Barefoot running stated simply is running without shoes. Popularised by the book ‘Born to Run’ by Christopher McDougall, barefoot running has its share of die-hard protagonists and has been a topic of debate in the running community for a long time. Minimalistic running is differentiated from barefoot by the use of running shoes that aim for an experience close to barefoot running. Minimalistic shoes are extremely light and flexible. They have less support and cushioning in comparison with conventional running shoes. Additionally they tend to have a lower drop which is the height differential between the sole under the heel and the sole under the forefoot.
The Theory behind Barefoot
The plantar foot is considered one of the most proprioceptive* areas of the human body with small and large nerves. The small nerves in the bottom of the foot are responsible for processing information such as texture, skin stretch, vibration, deep pressure and light touch – all the stimuli which allows us to maintain upright stance, manipulate uneven terrain and absorb impact forces. Shoes , socks and orthotics block these highly sensitive small nerves on the bottom of the foot. The blocking of the plantar receptors skews our perception of how hard we are striking the ground, so the tendency is to strike the ground harder. This results in an increase in impact forces as the body is unable to accurately perceive and respond to these impact forces.
Cushioning and extra support in shoes also decreases the strength of the feet. The feet become de-conditioned due to dependency on shoes and orthotics rather than our own natural neuro-muscular response system.
In her book ‘Barefoot Strong’, Dr. Emily Splichal explains the importance of barefoot activation and strengthening as the key to movement longevity and efficiency and also in avoiding unnecessary injury.
Let’s look at the pro’s and con’s of barefoot running
• A recent Harvard based study has shown that barefoot running has the ability to alter the way the foot strikes the ground and generally produces a forefoot or mid foot strike pattern which generates a lower collision force on impact as compared with a heel strike in shoes. About 75 per cent of shod runners tend to heel strike while the initial contact for most barefoot runners is forefoot or mid foot. Barefoot runners believe this to be a more natural way to run, making the feet stronger and reducing the incidence of injuries.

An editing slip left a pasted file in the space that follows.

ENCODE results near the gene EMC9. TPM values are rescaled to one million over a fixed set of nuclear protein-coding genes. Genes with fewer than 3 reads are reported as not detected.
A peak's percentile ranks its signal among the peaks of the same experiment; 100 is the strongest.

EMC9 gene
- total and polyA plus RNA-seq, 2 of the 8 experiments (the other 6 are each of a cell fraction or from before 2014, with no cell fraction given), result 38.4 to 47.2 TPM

Barefoot proponents feel that it enables better proprioception*, balance and coordination as the runner feels more in touch with the ground and the environment.
• Barefoot / minimalistic running can teach you to run more gently, developing a less impactful stride.
• Running barefoot with proper form and technique can strengthen the muscles, tendons and ligaments of the feet.
*proprioception : The term proprioception is used to describe the sensory information that contributes to the sense of position of self and movement. In barefoot running this sensory information is obtained through the small nerve receptors in the feet when in direct contact with the ground. It triggers the body’s instinctive reaction to stimuli enabling barefoot runners to tread lightly and develop natural movement patterns.
• Shoes offer a significant amount of protection from surface debris such as glass, nails, rocks and thorns. They also offer insulation in cold weather.
• Heel striking may be the preferred way of many runners and coaches and in this case cushion for the heel while running may be vital.
• The surface for running may bean important consideration when running barefoot or with a minimal shoe. Asphalt and concrete are hard surfaces while grass and dirt trails are softer, more forgiving surfaces.
Lower extremity injuries may result due to the sudden increase of stress to improperly conditioned muscles and tendons. Transition to barefoot or minimalistic running warrants a careful approach with proper guidance.
If a runner asks me whether they should start running barefoot, I have them answer a few questions first.
1. How long have they been running?
2. What kind of shoes? Neutral or stability or minimal?
3. Number of injuries from the beginning
4. What kind of foot? Neutral or high arched or flat?
Based on the answers I help them determine whether it is safe for them to begin running barefoot. For example if a runner has been running for years without any major injury and has a neutral foot it would be fine to attempt barefoot running. For a new runner with already a few injuries under their belt and possibly an over-pronated or flat foot, I would advise them to work on foot/ankle strength and attempt minimal shoes before they begin barefoot running. Other factors to consider are how heavy you are, what terrain you are running on- beach, treadmill or road; and whether you cross-train along with the running. All these factors can impact the rate of injuries if you decide to go barefoot.
If you are indeed keen to become a barefoot runner it is best to get a running gait analysis performed by a sports physiotherapist-preferably one who specializes in running- who will help you understand your strengths and weaknesses and also help you determine whether you are ready to throw your running shoes away!